On Solitude

It is in solitary living that he opens himself to the first experience of the world, without the derivative and all-too-human notions of subjectivity or consciousness or science or religion. Solitude does not mean living in a little room in a city and avoiding one’s friends and family. It does not necessarily mean living on a mountaintop either. Solitude is removing oneself physically to a wholly other world, a different world than one knows. Different language, customs, topography, animals, food, the weather, the sun and stars, the love of a foreign woman, the seasons, buildings, trees, and gods and rivers. In such a place a man lives entirely alone. He has little to grab onto, or that grabs onto him. There is no longer the familiar. This is solitude.

As a result of the surrounding novelty, he has the experience of the world in its glory and wonder. He becomes as the child. He makes the discovery of the world as gift.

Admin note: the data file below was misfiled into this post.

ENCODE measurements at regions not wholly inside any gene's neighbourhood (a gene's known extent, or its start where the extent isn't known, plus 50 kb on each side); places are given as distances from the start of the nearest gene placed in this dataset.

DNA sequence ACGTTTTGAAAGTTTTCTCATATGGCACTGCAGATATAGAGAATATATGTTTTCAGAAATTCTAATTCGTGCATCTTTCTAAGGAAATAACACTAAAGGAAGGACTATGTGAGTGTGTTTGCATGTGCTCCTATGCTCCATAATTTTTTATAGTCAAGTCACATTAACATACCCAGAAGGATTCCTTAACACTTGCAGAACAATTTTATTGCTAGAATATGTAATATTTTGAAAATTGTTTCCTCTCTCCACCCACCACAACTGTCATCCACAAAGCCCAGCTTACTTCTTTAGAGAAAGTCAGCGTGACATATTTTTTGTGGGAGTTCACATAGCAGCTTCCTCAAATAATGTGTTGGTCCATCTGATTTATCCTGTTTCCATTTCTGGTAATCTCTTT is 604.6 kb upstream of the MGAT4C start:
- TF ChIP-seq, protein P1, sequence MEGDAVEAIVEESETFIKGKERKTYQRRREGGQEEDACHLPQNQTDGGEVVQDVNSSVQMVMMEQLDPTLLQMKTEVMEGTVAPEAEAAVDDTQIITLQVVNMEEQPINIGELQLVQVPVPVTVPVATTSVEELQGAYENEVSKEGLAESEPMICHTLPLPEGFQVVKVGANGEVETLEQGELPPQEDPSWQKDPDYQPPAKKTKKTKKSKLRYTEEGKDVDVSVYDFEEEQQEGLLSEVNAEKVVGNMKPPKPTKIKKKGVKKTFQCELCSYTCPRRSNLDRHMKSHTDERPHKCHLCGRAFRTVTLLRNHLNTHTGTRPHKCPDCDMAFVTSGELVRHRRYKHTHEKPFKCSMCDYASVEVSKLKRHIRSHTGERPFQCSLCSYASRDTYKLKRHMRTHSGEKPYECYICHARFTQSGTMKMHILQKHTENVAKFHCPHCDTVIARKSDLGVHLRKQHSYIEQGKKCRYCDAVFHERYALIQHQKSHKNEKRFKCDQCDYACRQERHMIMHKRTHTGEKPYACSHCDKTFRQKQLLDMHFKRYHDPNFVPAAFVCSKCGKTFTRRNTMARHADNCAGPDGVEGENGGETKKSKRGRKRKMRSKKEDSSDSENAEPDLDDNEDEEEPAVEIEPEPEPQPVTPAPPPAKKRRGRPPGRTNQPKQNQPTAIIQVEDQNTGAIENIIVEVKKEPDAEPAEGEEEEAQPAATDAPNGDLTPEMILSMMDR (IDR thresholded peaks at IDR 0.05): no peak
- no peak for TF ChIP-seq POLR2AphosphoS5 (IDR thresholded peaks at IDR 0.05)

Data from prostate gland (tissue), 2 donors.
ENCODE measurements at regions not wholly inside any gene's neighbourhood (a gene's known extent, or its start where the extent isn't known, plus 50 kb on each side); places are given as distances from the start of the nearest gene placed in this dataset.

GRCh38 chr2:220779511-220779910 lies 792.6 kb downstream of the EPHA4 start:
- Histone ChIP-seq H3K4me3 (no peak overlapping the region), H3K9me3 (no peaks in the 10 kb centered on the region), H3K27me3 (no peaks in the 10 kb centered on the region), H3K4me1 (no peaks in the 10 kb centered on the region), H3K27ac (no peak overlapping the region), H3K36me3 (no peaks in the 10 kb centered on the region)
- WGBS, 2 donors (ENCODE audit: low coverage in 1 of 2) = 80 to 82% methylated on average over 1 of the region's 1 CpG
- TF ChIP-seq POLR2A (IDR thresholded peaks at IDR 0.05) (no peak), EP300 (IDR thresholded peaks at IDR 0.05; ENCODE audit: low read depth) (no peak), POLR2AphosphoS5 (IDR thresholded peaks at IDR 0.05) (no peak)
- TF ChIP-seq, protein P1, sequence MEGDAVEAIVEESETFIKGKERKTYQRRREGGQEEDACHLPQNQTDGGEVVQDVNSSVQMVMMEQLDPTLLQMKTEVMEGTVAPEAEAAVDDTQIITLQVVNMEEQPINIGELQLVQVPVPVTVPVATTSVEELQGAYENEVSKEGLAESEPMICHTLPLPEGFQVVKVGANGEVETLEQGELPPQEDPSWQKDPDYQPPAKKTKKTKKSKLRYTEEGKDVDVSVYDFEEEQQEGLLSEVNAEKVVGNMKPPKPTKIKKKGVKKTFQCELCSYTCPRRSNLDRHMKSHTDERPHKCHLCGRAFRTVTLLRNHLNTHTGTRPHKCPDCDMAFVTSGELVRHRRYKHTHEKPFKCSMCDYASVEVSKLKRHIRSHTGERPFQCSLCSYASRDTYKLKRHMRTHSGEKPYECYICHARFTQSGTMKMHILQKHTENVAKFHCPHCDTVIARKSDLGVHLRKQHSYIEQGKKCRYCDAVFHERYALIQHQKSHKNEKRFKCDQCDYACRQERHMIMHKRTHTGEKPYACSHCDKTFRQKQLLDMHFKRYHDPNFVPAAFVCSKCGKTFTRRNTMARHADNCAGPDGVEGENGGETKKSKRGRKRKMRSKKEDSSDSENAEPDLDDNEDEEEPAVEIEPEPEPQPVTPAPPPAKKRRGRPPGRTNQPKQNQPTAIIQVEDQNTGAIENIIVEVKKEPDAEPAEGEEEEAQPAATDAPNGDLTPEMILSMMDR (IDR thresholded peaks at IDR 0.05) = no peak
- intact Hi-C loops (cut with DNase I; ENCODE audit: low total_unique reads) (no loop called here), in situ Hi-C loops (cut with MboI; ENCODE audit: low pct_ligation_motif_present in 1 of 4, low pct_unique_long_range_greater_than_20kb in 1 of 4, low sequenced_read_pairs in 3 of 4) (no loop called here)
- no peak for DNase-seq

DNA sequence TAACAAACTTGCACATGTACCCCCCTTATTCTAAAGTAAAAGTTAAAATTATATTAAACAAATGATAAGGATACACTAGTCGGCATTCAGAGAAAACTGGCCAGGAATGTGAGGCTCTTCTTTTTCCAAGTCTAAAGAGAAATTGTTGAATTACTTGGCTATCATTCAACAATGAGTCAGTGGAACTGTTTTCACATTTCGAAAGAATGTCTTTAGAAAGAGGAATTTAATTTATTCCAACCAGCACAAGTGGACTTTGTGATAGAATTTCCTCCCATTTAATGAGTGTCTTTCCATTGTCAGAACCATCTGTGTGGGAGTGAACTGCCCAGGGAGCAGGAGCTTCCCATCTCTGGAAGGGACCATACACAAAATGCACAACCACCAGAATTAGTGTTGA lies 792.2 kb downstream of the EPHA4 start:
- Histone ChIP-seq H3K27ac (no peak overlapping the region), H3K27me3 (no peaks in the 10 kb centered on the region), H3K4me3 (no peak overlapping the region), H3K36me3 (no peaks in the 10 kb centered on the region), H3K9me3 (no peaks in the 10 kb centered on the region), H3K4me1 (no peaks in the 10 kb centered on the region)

If he is traveling by bicycle or on foot his solitude is even purer. He lives in concern for his need of food and water and shelter. He asks that no one other than the food sellers be skillful for him. He addresses this new world with his own skills. He lives nearer to the world’s mystery and thereby awakens the gods to care for him.

Indeed, gifts from the gods may be bestowed upon this solitary man. Ideas and visions and new ways of life as mysterious in origin as the world itself.

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